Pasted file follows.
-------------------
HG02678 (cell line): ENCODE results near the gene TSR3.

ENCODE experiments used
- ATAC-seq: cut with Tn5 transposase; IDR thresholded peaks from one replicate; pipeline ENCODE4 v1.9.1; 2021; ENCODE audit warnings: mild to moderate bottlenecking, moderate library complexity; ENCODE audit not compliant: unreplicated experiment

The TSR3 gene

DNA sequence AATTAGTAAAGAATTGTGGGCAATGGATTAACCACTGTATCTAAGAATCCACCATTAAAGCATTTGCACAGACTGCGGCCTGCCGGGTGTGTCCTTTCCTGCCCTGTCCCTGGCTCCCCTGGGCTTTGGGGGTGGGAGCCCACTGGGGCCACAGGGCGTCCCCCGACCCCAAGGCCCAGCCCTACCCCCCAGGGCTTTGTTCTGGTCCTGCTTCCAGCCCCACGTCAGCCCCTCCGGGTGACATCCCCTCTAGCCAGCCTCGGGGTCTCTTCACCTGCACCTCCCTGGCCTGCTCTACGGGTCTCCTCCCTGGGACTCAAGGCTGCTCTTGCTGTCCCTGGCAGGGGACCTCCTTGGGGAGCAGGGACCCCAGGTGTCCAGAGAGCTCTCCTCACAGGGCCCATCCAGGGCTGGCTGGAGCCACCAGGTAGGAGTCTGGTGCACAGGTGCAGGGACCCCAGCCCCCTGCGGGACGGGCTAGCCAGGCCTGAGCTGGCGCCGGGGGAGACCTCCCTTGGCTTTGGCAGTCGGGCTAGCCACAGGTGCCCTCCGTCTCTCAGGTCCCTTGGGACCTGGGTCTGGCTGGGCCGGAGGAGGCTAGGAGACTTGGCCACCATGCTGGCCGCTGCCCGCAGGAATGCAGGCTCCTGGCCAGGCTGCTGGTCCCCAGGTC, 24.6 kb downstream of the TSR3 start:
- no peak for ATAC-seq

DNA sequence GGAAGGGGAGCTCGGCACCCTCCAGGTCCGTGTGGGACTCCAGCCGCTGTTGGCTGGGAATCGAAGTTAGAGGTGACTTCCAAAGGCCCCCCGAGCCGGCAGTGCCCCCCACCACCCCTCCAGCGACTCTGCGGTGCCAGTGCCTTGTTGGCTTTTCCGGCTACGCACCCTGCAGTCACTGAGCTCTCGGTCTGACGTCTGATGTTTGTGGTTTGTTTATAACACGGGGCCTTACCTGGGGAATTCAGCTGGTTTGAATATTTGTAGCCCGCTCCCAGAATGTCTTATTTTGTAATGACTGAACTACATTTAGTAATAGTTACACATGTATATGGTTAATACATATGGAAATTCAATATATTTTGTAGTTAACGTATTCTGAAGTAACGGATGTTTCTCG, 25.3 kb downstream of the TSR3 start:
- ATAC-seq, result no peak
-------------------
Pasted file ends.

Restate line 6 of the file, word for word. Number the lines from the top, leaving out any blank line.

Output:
- no peak for ATAC-seq